Cribbs, a former Olympic athlete, collected memorabilia of Olympians from across the Bay Area. She and her staff set up pop-up museums in San Francisco, then moved the exhibits to Palo Alto on the day of the game.
“Even in 1985, (the Super Bowl) was a big deal,” Cribbs said.
The Apple logo on stadium seats
Cribbs said she thought it was funny that the stadium, with its wooden seats, had to have cushions made for the game.
“Apple got its logo on them,” Cribbs said. “It was ambush marketing at its finest.”
Jacobs had printed up t-shirts to sell outside the stadium. The shirts had a picture of a Niner holding a dolphin beneath the phrase “Gone Fishin’.”
Jacobs said stadium security took “about 800” of the shirts during the game, which he was able to retrieve later.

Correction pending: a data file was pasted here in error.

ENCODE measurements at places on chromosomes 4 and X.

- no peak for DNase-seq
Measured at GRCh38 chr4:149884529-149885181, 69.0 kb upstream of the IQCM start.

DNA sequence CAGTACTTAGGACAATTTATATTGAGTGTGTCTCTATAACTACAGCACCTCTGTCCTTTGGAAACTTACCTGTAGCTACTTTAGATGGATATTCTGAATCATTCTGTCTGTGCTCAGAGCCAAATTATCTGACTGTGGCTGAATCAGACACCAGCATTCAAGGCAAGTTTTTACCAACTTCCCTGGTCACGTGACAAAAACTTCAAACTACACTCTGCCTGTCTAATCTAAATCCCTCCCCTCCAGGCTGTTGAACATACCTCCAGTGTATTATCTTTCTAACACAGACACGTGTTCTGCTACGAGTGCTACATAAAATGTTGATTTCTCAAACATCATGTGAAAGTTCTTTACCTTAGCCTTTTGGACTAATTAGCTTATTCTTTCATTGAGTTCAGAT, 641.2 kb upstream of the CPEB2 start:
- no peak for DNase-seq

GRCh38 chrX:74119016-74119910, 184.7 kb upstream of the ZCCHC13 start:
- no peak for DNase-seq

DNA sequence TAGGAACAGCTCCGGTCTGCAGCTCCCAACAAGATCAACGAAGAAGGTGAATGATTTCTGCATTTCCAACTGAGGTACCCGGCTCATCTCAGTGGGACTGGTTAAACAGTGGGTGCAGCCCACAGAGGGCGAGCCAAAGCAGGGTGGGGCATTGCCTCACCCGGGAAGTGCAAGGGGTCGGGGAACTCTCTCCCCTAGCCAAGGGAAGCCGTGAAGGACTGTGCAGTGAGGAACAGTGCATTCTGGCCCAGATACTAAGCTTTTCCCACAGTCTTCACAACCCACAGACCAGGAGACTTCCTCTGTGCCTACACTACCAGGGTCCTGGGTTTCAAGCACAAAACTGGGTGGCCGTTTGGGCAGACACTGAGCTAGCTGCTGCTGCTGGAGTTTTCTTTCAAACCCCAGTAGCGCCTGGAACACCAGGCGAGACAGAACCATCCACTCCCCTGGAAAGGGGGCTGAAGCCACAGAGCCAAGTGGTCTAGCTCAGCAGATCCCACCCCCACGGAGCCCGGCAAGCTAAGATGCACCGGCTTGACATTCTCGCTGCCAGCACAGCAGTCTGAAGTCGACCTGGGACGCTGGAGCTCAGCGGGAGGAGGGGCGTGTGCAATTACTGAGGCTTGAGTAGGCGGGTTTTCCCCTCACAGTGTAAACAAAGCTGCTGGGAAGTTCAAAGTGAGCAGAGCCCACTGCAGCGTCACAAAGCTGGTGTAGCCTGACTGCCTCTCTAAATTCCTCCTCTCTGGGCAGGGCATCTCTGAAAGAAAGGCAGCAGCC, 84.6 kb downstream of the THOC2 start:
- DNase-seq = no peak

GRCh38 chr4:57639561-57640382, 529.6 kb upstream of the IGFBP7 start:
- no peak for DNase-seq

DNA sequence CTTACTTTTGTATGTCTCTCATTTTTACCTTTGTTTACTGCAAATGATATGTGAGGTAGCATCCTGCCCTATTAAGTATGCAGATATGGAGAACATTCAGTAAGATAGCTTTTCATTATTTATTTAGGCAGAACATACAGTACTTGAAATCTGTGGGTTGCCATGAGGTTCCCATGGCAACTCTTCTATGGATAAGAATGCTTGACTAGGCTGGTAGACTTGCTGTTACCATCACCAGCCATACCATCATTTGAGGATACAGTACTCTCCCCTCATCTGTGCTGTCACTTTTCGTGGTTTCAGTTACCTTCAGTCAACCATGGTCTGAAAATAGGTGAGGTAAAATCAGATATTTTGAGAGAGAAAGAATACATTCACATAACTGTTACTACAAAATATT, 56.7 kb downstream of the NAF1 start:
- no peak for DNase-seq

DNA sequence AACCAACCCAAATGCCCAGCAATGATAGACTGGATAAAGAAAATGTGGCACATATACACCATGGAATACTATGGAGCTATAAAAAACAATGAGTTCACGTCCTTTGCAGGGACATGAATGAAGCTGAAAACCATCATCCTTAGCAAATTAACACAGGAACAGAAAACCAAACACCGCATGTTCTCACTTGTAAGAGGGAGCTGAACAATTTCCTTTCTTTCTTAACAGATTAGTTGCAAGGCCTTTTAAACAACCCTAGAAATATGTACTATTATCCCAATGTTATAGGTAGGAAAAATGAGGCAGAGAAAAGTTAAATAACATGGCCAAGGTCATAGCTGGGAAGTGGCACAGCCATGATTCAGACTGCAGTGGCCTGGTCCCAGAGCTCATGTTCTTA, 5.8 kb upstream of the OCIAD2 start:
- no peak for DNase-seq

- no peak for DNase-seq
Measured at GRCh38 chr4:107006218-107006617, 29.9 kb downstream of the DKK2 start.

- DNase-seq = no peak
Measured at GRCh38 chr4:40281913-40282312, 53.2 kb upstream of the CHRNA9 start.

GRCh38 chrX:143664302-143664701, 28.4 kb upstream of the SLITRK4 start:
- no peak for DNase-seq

Tickets to the 1985 Super Bowl game were as much as $125 each, according to Jacobs and Klein. That’s about $300 today.
“We all felt back in ’85 that tickets were expensive,” said Klein. “But even inflation-adjusted, prices today are way higher than in ’85.”
The Niners beat the Dolphins, 38 to 16. Jacobs said “it was the most gratifying 49ers victory of all time.”
Klein said he doubts a Super Bowl will ever come back to Stanford. Cribbs agreed.
“It’s gotten, obviously, very corporate,” she said.
One more thing
Editor’s note: After the Post printed this story on Tuesday, we received the following letter to the editor and photo.
Dear Editor: I enjoyed your article Tuesday on Super Bowl XIX in 1985 at Stanford Stadium. It brought back great memories of our “weekend at the Super Bowl” — Seven friends who rented a motorhome and were seventh in line to park in the RV lot on Galvez Street directly across from the Stadium. We were parked right next to the Palo Alto Times-Tribune team, who outfitted us with hats and pins. We didn’t attend the game. We watched the game on a TV we set up with the generator from the motorhome. We’re all still friends today — and hoping for a similar outcome this Sunday.
John F. Nunziati